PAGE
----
The man behind a canoe and truck theft on the West Shore last year has been found not criminally responsible for his actions.
On Jan. 31, 2019, Brendan Marney was walking precariously across the railing of an overpass near Burnside Road and Island Highway when driver Nancy Sermons saw him and pulled over her Ford 150 truck. Sermons dialed 911 and when she hung up, herself and another passerby approached Marney and coaxed him down from the railing.
Court documents reveal how the two witnesses tried to keep the very agitated Marney present until police or ambulance arrived. Marney asked Sermons for a ride to the University of Victoria, but when Sermons told him that she had called 911, he bolted, running to Sermon’s truck, stealing it and driving it in the direction of the Helmcken Road overpass ramp. Marney careened the truck over several medians and then struck a street light with so much force the pole bent. He fled on foot down an embankment.
When police arrived, they located Marney in the Portage Inlet, paddling a canoe in circles. RCMP coaxed him to shore.
Marney now faces three counts of canoe theft, theft of a motor vehicle and operation of a motor vehicle in a manner dangerous to the public.
He pleaded not criminally responsible by reason of mental disorder, claiming that in the days leading up to the incident, he achieved a “heightened awareness concerning the true state of reality” in which he realized that the entire world was fake and a trap that made everything appear real even though it wasn’t.
Marney began to consider all other people zombies and that he had to bring one of the zombies “to his side” to awaken their power. He chose one of his UVic instructors for this mission and had begun walking from his home on the West Shore to the university when he encountered Sermons.
“He felt it was part of that trap to keep him inside the system. He worried that the captors might become aware of his critical insight into the nature of reality,” court documents read.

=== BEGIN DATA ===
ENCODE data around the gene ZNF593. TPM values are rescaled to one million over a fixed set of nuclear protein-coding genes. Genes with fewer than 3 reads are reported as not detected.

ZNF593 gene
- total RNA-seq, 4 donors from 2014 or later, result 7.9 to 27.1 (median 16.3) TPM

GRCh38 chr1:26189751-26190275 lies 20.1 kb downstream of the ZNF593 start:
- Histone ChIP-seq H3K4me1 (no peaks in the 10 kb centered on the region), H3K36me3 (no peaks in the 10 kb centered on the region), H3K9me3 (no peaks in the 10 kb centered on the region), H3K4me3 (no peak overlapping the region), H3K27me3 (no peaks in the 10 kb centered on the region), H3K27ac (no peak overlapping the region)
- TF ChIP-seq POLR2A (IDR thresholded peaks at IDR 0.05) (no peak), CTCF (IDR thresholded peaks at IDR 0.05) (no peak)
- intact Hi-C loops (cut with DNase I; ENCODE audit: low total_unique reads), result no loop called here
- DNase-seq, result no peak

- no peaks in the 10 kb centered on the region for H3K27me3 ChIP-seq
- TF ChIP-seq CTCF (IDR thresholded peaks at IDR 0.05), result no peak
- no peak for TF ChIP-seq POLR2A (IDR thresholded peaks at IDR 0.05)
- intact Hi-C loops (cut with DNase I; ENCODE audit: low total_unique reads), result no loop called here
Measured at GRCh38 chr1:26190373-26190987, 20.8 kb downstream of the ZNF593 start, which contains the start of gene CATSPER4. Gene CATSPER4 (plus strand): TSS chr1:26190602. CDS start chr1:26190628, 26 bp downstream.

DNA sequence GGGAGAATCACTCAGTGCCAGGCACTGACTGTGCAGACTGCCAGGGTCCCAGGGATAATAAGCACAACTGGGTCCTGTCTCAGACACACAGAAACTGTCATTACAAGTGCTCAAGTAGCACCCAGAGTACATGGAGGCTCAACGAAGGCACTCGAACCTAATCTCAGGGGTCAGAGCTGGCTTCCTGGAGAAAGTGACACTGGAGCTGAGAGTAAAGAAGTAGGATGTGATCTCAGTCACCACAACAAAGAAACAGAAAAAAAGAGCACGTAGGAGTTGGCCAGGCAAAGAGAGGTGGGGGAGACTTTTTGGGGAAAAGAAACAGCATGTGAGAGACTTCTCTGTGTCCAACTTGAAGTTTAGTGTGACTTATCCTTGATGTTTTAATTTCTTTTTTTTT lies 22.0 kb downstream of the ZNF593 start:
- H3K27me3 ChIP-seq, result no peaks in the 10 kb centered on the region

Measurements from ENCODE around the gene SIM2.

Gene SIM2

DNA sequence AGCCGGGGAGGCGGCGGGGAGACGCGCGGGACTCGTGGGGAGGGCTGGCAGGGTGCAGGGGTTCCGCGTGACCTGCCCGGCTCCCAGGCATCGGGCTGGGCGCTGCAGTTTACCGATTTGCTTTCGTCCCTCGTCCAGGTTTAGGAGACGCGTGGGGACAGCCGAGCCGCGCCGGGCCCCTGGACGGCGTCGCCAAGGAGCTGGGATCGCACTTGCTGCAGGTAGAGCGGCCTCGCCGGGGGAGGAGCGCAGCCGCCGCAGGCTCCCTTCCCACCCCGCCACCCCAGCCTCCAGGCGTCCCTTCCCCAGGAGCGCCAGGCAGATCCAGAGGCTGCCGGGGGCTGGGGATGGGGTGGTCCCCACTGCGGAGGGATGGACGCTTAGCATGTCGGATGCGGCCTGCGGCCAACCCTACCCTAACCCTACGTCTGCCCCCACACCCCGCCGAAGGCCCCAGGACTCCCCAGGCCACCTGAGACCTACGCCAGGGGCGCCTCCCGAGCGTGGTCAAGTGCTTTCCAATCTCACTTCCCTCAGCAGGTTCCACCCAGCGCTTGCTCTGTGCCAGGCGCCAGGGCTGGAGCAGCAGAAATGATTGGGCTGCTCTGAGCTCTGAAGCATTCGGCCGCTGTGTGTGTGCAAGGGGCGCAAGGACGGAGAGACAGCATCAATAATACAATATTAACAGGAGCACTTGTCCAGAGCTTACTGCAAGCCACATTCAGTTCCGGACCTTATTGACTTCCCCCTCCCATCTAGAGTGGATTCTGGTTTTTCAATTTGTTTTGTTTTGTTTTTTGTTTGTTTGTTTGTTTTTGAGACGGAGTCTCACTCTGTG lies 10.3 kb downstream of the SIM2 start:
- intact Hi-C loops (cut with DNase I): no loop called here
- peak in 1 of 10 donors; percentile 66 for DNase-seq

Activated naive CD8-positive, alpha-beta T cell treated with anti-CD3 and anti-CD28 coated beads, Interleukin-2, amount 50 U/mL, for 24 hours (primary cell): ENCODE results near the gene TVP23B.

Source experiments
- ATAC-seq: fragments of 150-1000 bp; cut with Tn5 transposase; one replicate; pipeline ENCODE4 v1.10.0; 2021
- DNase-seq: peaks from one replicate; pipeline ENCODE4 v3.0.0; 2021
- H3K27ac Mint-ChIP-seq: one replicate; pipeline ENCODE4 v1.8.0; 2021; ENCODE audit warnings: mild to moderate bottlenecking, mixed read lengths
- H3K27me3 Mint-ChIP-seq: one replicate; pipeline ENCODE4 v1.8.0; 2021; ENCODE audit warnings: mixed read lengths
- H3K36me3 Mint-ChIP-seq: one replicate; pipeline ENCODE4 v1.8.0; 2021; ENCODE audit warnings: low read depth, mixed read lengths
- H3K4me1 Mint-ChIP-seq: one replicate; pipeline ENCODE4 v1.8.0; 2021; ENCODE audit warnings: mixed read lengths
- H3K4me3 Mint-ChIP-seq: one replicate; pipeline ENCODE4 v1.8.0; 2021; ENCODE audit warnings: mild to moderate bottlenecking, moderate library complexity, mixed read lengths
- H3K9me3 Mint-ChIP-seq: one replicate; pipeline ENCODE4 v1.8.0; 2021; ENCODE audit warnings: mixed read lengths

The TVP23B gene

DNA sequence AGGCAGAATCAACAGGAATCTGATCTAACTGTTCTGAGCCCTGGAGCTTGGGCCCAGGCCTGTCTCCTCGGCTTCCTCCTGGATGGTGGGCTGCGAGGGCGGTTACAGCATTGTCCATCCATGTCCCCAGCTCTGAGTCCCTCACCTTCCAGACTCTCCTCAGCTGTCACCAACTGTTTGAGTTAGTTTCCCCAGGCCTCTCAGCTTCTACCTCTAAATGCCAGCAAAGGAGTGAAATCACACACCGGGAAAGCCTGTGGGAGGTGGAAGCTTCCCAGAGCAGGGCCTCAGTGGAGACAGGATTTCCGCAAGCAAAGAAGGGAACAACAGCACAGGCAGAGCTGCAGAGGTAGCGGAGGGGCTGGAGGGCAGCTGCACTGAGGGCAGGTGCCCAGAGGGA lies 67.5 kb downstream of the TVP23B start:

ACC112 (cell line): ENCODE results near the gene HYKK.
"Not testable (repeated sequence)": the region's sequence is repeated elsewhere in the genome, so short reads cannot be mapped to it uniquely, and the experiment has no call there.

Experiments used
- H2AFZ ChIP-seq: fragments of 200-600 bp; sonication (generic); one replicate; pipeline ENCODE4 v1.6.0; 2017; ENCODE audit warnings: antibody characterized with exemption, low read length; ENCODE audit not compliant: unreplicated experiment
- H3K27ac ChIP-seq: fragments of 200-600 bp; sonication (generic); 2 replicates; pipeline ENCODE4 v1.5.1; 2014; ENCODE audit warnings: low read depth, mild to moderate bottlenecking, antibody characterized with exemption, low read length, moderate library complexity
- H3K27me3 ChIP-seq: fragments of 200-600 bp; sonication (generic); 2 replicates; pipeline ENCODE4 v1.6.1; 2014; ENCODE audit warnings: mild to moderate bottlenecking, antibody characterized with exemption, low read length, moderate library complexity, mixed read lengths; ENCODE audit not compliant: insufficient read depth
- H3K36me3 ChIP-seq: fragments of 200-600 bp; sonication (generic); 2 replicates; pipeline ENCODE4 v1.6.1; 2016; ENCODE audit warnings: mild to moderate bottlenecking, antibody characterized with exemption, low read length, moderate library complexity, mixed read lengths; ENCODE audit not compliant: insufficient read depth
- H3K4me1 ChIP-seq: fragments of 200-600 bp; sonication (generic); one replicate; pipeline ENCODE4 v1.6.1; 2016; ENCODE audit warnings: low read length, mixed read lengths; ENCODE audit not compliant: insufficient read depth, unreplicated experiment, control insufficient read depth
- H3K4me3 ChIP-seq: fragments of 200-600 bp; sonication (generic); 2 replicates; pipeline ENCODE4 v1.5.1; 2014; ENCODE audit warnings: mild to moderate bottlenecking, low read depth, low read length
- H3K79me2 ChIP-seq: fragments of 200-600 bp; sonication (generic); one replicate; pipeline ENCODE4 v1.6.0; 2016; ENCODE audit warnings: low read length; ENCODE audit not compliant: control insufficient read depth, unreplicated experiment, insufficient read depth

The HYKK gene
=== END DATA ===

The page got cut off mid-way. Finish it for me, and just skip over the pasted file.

But the Crown likened Marney’s evidence to the basic plot of the Matrix movie series.
The Crown asked the court to disbelieve Marney’s evidence, but a staff psychiatrist with Island Health reported his belief that Marney was suffering a severe psychotic episode on the day he stole the truck and canoe. The psychiatrist found the man’s actions were “consistent with what [he] thought were reasonably necessary to save his own life.”
The Crown also argued that even if the court believed Marney, it should consider that his cannabis smoking in the days leading up to Jan. 31 was the likely cause of his mental state, not a mental disorder as suggested by the not criminally responsible plea.
But in her decision, Judge Lisa Mrozinski disagreed, writing that on Jan. 31, Marney’s mind was governed by his psychoses, which caused him to perceive the real word as false and malicious.
Mrozinski also pointed to evidence from the psychiatrist, who said cannabis use may have been an exacerbating factor in Marney’s underlying mental health issues, but was not the root cause of his psychosis.
Mrozinski referred the case to the B.C. review board, an independent tribunal that makes orders for accused people found not criminally responsible on account of mental disorders.